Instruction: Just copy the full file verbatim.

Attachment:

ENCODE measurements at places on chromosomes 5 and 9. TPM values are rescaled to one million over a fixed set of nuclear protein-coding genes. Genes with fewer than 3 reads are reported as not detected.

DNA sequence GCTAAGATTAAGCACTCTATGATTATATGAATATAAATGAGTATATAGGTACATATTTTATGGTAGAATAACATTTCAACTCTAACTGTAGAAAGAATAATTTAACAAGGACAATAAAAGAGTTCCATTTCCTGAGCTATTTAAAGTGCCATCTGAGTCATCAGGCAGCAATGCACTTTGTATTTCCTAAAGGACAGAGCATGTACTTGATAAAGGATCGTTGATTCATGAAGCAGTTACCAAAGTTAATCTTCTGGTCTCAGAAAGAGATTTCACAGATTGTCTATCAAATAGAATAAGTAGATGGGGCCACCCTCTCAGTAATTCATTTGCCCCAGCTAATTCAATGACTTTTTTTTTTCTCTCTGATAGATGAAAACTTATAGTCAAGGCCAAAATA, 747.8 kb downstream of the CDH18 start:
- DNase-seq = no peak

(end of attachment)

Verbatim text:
ENCODE measurements at places on chromosomes 5 and 9. TPM values are rescaled to one million over a fixed set of nuclear protein-coding genes. Genes with fewer than 3 reads are reported as not detected.

DNA sequence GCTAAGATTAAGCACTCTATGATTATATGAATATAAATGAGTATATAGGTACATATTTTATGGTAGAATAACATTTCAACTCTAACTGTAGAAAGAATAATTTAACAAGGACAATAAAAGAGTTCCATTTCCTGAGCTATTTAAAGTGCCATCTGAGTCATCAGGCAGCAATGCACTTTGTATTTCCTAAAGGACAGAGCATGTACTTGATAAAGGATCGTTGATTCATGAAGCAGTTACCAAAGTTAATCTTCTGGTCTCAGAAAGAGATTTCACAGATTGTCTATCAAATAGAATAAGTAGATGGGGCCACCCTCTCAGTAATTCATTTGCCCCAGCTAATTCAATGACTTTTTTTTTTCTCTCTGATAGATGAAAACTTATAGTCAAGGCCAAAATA, 747.8 kb downstream of the CDH18 start:
- DNase-seq = no peak